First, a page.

It’s that time of year again. No, not Fall, it’s Seasonal Affective Disorder (SAD) kick-off season. Here we go again! Let’s be proactive this year.
As a child, my Mom said I had the Winter Blues and as an adult, I learned the clinical term is Seasonal Affective Disorder AKA SAD. Some people will tell you everyone is cranky in the winter because it’s cold, but there is a little more to it.
What is Seasonal Affective Disorder SAD?
A mild to progressive form of depression during the colder months of the year. A decrease in sunlight often affects certain people negatively. While SAD mostly happens during Fall and Winter months, some people experience this during the Spring/Summer seasons as well, however, this is less common. I’m going to focus on the Fall/Winter SAD since this is something, I have personal experience with.
SAD zaps your energy and leaves you feeling low without really knowing why. According to the American Psychiatric Association SAD affects around 5% of the US population, most of whom are women. The SAD blues occurs for about 40% of the year.
- Circadian Rhythm (our 24-hour internal clock cycle) is thrown off by the reduction in sunlight during the colder months of the year.
- Melatonin (hormone regulating sleep and wake schedule) levels are disrupted by the seasonal change
- Serotonin (feel-good chemical in your brain that affects mood) levels drop when we get less sunlight. A drop in serotonin can trigger sadness and depression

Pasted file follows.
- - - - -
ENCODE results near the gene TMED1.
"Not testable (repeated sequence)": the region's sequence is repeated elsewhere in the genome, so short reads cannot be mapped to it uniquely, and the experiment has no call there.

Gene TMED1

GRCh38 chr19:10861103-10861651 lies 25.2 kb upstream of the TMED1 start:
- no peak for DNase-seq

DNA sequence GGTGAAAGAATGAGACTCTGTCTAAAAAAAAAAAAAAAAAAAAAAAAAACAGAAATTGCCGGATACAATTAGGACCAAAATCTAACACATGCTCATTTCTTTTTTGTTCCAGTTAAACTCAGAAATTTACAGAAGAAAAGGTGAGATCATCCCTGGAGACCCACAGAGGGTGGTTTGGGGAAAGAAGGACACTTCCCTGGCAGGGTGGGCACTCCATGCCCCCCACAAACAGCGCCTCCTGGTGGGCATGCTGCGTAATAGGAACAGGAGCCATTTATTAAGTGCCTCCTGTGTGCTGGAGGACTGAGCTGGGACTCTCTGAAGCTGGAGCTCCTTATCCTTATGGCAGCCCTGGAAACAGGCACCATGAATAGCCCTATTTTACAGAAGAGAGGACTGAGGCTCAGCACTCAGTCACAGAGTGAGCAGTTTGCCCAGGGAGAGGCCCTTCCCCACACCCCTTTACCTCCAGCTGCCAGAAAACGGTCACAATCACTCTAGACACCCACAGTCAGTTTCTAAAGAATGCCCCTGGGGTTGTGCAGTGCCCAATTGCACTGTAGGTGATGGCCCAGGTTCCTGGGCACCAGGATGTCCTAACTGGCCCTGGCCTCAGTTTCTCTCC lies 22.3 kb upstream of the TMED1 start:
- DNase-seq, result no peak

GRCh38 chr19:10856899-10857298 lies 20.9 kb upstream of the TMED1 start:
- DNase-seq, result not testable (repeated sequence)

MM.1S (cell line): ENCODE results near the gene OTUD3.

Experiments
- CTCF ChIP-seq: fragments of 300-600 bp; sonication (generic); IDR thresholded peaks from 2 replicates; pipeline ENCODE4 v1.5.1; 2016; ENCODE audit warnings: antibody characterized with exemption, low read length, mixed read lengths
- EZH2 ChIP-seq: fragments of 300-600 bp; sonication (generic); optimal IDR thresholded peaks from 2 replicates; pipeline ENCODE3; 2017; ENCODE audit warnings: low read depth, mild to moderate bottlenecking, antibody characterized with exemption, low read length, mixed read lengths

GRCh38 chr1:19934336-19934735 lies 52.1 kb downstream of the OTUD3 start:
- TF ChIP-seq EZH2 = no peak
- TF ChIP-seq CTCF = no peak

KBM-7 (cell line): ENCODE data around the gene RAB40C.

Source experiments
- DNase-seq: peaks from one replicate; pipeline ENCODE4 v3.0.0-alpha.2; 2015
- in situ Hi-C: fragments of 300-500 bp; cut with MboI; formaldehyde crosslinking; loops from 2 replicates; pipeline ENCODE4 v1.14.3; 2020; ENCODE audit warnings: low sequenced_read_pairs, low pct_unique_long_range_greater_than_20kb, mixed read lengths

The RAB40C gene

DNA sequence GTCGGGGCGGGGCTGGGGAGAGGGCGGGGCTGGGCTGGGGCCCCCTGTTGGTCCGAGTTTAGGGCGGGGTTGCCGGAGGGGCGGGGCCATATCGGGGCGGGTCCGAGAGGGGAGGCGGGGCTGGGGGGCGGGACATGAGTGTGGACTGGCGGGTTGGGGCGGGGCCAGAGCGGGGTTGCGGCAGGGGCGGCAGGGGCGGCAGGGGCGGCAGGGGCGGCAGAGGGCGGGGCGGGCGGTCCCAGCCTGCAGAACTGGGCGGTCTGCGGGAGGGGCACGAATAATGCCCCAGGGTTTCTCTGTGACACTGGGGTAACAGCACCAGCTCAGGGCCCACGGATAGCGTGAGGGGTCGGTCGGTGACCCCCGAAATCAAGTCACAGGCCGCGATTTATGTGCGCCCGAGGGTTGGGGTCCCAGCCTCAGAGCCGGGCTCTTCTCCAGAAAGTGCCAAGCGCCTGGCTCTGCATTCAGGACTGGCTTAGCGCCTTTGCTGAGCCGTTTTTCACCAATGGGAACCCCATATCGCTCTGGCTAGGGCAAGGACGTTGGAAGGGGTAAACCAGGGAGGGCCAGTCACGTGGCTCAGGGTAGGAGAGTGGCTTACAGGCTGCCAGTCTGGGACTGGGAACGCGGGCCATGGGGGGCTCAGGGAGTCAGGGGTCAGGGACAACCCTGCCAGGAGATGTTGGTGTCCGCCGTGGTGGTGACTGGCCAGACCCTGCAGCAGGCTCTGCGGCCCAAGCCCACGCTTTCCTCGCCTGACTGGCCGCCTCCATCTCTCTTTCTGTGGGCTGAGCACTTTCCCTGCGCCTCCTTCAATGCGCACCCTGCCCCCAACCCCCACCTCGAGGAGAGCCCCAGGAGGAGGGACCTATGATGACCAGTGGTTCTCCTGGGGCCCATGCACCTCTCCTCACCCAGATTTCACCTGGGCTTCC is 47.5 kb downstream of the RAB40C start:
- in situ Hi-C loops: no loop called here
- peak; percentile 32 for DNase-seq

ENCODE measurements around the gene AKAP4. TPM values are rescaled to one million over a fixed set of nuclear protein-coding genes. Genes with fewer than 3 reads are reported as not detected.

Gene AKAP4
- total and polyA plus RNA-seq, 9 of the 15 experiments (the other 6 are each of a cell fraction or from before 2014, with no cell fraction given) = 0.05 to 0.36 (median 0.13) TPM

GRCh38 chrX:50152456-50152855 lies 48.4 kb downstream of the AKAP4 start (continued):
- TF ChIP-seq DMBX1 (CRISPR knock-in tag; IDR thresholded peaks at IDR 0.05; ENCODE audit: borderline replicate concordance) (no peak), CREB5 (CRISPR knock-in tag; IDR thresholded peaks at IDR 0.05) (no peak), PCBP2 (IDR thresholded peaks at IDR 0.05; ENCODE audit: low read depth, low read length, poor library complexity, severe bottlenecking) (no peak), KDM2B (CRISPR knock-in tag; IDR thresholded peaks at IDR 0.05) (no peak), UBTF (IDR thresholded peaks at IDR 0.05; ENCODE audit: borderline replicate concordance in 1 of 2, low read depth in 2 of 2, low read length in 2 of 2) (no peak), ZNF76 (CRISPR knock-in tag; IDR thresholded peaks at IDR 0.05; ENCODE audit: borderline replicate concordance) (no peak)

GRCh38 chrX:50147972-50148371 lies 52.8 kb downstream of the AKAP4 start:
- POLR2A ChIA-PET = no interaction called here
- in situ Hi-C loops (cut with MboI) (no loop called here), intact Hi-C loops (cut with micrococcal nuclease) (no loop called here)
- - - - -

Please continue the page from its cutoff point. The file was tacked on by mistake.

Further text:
- Vitamin D is great all year round, but sometimes the lack of sunlight can leave you deficient. Low vitamin D can trigger mood changes and possibly anxiety and depression.
- Decrease in energy
- Loss of interest in activities
- Feeling sluggish
- Sleep Issues
- Oversleeping and still feeling tired
- Overeating carbohydrates
- Weight Gain
- Desire for isolation
- Increase in anxiety and depression
- Mood Swings
When the temperature starts to drop in September and the leaves start to fall, I know what is right around the corner, my cold weather funk. I don’t know how to explain it, but its something I feel every year. Once it starts getting dark at 4 PM my SAD turns on a switch, like clockwork.
Personally, for me, the following things begin, sleepiness, insomnia, sex drive decreases, I overeat and I hate leaving the house after dark. I walk around in a fog and I am ready for bed earlier and earlier. My depression and anxiety start acting up and I’m dragging all day long.
I did a lot of research on SAD and then brought up the conversation up with my mental health professional. She asked a few questions and ultimately agreed that SAD played a part in my mental health. We worked out a game plan on how to be proactive and treat it.
- Music therapy
- Art therapy
- Get 2 Hours of sunlight
- Light Therapy lamps
- Vitamin D
I relocated my writing desk to a room in my house that is drenched with sunlight. I spend most of the morning here, so it helps me take in as much sunlight as possible. Our bodies are like solar panels, we need to absorb the sunlight and store it to use later.
In the Fall, while it’s still relatively nice out I go for walks on sunny days, there is something about the sun hitting your skin that makes you feel amazing. I try to exercise more in the winter when I don’t stay outside for very long.
I bought a light therapy lamp. At first, I thought it was going to be ridiculous, but I used it for a week and it helps.
If you or someone you know has some of these symptoms its always a great idea to talk to a health care professional about your options, or to rule out anything else. I am not a professional, just someone who personally is going through this, and the above blog is based on my opinion as a patient.
If you are struggling with anxiety, please check out how to cope